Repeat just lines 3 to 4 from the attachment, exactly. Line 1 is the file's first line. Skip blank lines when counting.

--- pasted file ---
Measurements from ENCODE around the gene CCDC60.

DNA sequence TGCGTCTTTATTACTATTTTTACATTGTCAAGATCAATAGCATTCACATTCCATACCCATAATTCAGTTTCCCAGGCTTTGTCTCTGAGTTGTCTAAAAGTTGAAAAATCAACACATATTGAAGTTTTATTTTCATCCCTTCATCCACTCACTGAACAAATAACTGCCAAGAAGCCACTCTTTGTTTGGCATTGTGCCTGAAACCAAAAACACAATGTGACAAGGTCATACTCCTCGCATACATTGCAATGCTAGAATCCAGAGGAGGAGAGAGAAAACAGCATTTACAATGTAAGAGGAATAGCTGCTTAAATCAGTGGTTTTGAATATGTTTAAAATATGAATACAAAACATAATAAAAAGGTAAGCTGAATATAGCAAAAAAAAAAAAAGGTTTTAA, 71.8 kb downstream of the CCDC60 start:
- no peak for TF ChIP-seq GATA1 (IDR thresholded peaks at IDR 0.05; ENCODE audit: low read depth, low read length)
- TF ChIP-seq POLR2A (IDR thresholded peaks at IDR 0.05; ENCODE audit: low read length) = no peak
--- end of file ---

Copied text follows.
- no peak for TF ChIP-seq GATA1 (IDR thresholded peaks at IDR 0.05; ENCODE audit: low read depth, low read length)
- TF ChIP-seq POLR2A (IDR thresholded peaks at IDR 0.05; ENCODE audit: low read length) = no peak